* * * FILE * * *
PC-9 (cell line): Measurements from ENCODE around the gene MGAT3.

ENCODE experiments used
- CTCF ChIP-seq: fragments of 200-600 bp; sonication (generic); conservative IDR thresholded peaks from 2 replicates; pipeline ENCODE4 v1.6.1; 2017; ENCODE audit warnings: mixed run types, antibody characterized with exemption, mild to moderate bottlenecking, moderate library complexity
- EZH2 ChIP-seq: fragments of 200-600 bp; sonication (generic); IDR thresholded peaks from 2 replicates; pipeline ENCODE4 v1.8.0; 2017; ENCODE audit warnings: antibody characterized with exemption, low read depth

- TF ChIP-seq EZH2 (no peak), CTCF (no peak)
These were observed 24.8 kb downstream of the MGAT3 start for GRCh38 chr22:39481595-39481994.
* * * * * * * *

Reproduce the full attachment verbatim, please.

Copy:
PC-9 (cell line): Measurements from ENCODE around the gene MGAT3.

ENCODE experiments used
- CTCF ChIP-seq: fragments of 200-600 bp; sonication (generic); conservative IDR thresholded peaks from 2 replicates; pipeline ENCODE4 v1.6.1; 2017; ENCODE audit warnings: mixed run types, antibody characterized with exemption, mild to moderate bottlenecking, moderate library complexity
- EZH2 ChIP-seq: fragments of 200-600 bp; sonication (generic); IDR thresholded peaks from 2 replicates; pipeline ENCODE4 v1.8.0; 2017; ENCODE audit warnings: antibody characterized with exemption, low read depth

- TF ChIP-seq EZH2 (no peak), CTCF (no peak)
These were observed 24.8 kb downstream of the MGAT3 start for GRCh38 chr22:39481595-39481994.